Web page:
Putting a hardcore punk vocalist in front of a melodic thrash metal band is yet one of the most vastly underrated points of genius to come from the skate-bummed cocaine high of the west coast United States in the late 80’s. For many of us folks who’d discover rock and heavy music through indomitable thrash-rock records from Suicidal Tendencies, Excel, and their ilk this virtually untouched style remains an awkwardly heralded fountain of youth. Southern California hardcore punks Take Offense aren’t so massively stuck in the past, though, as evidenced by their first two albums’ tough-assed 90’s hardcore style that’d progress towards a crossover/thrash reality in full since. The writing had been on the wall back in 2013 but everything went dead silent ’til 2018 when the ‘Tensions on High’ EP struck gold with a much more fully realized vision. The fruits of their labor bears great metal weight on this third full-length, ‘Keep an Eye Out’, a record that expertly captures the attitude and full-ranged vision of an all-too specific crossover/thrash niche that still rightfully holds massive widespread appeal.
‘Keep an Eye Out’ kicks off with its title track and within seconds I’d figured they’d gone rogue beyond ‘Tensions on High’ and were leaning towards something way more Snapcase in style but that’d been the angular psychedelic thrash metal jut of the fantastic guitar work just beginning to peek beyond the rafters. Huh? Yeah if you’re as big a fan of Leeway‘s ‘Born to Expire‘ and Excel‘s ‘Split Image‘ you’re going to buy this album before you’ve even finished listening to it. I get the sense that Take Offense sat down at one point and looked for an agreed upon apex predator in the history of their collective taste and pointed right at the point where Mike Muir (Suicidal Tendencies) and Mike Clark (No Mercy) began to collaborate on a melodic mind-meld of their two bands. Prong were doing something similar around that time, and Excel had basically been doing it without going full-on metal. Nowhere near as raw as ‘Widespread Bloodshed, Love Runs Red’ and generally a more polished thrasher along the lines of ‘Beg to Differ’ era Prong, ‘Keep an Eye Out’ feels like Take Offense‘s reality spreads equal love for both coast’s contributions to crossover thrash in that late 80’s and early 90’s. So, it is a metal album through and through that resembles a classic sect of heavy metal and hardcore punk alignment.
As much as I’d love to blame all of the garbage-assed groove/alternative metal that’d shit a bland streak throughout the 90’s, melodic thrash metal died as the aging skulls of 80’s thrashers either heard heavier sounds or inevitably fell in love with progressive extremism. The greatest minds for melody have had more important places to be since at least 1995 and ’91 if I’m casting aside all the heroin-curious ex-punk/metal kids who made a shit grunge album beyond. I wouldn’t be taking a dump on a couple decades worth of melodic thrash metal artistry if ‘Keep an Eye Out’ wasn’t such a success in that field. The natural assumption is that osmosis is to blame, a patchwork semblance is easily achieved with the right sound design, but Take Offense clearly worked hard on not only their riffs, not just their songs, but on the hooks and the ‘almost carrying a tune’ earnest exasperation of their influences.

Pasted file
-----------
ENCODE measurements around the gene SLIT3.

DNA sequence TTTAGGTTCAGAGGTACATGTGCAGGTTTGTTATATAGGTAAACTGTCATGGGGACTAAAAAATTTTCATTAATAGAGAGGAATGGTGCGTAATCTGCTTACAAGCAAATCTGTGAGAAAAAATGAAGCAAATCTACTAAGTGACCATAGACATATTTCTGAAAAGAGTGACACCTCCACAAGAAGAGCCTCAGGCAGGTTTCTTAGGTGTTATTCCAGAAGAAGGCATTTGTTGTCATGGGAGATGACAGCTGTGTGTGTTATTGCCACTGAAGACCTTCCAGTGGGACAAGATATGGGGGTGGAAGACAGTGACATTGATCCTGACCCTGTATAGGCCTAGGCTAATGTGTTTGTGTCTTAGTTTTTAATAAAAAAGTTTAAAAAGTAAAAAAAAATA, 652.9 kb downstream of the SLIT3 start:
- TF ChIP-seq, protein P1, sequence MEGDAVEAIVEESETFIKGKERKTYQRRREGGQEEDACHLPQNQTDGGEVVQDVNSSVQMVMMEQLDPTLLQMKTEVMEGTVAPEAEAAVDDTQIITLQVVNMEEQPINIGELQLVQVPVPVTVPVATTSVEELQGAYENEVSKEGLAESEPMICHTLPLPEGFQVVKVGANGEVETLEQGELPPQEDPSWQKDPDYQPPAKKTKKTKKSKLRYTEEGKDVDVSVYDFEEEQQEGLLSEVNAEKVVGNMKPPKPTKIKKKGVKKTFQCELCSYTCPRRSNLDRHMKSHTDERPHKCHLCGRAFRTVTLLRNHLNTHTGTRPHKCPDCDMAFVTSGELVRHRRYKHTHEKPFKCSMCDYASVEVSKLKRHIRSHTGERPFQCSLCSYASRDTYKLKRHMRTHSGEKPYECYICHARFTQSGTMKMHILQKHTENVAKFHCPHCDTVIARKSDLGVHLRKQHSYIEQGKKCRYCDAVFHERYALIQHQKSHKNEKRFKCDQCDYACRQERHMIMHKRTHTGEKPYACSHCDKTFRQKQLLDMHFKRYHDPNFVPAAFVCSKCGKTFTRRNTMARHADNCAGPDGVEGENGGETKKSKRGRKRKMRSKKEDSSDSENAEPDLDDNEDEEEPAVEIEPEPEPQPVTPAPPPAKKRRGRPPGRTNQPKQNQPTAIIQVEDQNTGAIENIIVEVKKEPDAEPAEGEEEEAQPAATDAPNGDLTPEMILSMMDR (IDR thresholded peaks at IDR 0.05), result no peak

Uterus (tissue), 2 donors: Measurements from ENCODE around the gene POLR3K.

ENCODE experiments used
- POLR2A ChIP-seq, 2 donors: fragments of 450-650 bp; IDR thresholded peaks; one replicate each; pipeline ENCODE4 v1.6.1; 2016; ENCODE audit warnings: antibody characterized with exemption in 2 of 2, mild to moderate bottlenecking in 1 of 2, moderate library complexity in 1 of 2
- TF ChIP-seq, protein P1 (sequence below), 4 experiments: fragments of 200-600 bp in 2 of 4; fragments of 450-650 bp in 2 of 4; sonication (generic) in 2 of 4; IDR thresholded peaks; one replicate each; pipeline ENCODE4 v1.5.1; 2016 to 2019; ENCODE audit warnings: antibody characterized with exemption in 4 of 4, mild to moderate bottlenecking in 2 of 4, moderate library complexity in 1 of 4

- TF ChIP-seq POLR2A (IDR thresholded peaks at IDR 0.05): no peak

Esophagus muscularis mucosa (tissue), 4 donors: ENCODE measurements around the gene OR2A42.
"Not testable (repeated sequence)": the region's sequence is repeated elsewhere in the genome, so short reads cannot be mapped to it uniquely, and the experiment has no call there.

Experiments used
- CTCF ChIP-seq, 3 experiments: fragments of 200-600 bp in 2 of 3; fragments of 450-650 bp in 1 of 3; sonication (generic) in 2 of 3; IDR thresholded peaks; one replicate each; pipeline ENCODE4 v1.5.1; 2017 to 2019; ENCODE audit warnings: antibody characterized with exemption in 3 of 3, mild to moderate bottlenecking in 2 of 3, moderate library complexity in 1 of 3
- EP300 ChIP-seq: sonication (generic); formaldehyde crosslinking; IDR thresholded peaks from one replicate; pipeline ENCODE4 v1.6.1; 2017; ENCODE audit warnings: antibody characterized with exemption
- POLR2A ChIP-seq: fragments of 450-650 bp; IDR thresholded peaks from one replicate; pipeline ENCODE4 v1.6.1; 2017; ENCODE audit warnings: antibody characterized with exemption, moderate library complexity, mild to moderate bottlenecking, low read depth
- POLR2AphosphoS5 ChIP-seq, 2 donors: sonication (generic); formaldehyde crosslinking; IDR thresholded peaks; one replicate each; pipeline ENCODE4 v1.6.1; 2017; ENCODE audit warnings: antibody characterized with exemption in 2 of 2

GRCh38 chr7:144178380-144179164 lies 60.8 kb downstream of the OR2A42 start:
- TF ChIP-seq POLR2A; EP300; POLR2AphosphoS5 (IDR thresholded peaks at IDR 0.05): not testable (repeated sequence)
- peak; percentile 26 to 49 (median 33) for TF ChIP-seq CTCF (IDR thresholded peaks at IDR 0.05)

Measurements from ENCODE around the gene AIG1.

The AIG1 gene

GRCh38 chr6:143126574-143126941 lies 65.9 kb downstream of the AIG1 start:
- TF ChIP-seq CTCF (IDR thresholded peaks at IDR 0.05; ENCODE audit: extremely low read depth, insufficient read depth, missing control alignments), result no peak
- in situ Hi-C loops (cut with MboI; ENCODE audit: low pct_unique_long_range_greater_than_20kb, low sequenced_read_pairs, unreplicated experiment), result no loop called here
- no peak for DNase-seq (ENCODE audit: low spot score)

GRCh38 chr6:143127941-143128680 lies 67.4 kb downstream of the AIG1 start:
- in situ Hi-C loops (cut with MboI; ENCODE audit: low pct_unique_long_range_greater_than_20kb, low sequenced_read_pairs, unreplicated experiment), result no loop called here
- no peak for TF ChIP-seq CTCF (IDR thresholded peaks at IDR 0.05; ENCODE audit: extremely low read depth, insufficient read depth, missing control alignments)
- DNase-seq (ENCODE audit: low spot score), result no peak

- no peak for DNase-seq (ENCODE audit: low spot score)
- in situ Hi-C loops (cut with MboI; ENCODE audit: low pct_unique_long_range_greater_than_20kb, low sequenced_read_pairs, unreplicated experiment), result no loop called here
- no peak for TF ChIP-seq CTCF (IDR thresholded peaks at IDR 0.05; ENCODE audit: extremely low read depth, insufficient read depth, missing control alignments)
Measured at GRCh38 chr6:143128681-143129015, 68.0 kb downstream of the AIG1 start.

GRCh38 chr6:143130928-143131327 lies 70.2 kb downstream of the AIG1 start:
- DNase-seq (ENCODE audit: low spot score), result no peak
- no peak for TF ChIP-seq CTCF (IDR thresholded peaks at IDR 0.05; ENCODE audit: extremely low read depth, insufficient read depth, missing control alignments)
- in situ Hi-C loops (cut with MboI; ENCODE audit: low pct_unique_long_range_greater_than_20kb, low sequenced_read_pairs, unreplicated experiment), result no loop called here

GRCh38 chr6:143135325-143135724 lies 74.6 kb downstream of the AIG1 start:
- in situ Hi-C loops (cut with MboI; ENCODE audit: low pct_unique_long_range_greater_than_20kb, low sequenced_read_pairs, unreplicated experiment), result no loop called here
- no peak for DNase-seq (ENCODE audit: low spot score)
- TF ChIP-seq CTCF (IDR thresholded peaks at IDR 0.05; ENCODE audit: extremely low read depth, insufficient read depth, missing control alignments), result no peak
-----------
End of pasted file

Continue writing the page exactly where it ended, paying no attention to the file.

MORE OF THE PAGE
If you’ve been banging up against any tree that kinda looks like Power Trip if you squint and ended up digging back into Cro-Mags adjacency beyond you’ll undoubtedly have ended up spinning a Leeway record and no doubt that loose-necked version of crossover is where folks will look first when classifying Take Offense‘s function but, their diction and songwriting are unique and far more varied within early 90’s rock and metal spheres. If I’m listening to a metal-punk record with a timeless sound I expect a wide range of interest in the guitar work; On that same token I love any guitarist who can do both hard and soft thrash metal songwriting with equal quality and without going generic in either mood — Take Offense‘s guitarists do this on ‘Keep an Eye Out’ without depending on a dumbed down or too deeply ‘old school’ sound design, instead they select effects and turn-on-a-dime riffs that invoke the style of old by conveying that ‘new frontier of crossover’ level of energy within performances. Guitar arrangements are much more considered than anything they’ve done before, “Internalized” is probably the most neatly arranged and effective ‘punks gone metal’ hit since folks stopped writing them around 1994. Its such a fuckin’ hook and every damned song has one at least as good as the last whenever I spin this record.
Succinct and void of any filler at around 32 minutes ‘Keep an Eye Out’ was an instant addiction that’d usually hit around three full listens per session with the album. I could leave it on repeat for a full week and still never tire of its infinitely catchy, heavy, and tripped-out crossover thrash metal sound. Sure I’m nostalgic for that sound, but then again I’d never stopped listening that early 90’s sound since… the early 90’s. These guys do it best on ‘Keep an Eye Out’, and Take Offense easily sit up there with the absolute best of 2019.
Very high recommendation. 4.5/5.0
<strong>Help Support Grizzly Butts’ goals with a donation:</strong>
If you appreciate what you’ve read, please consider donating directly using PayPal.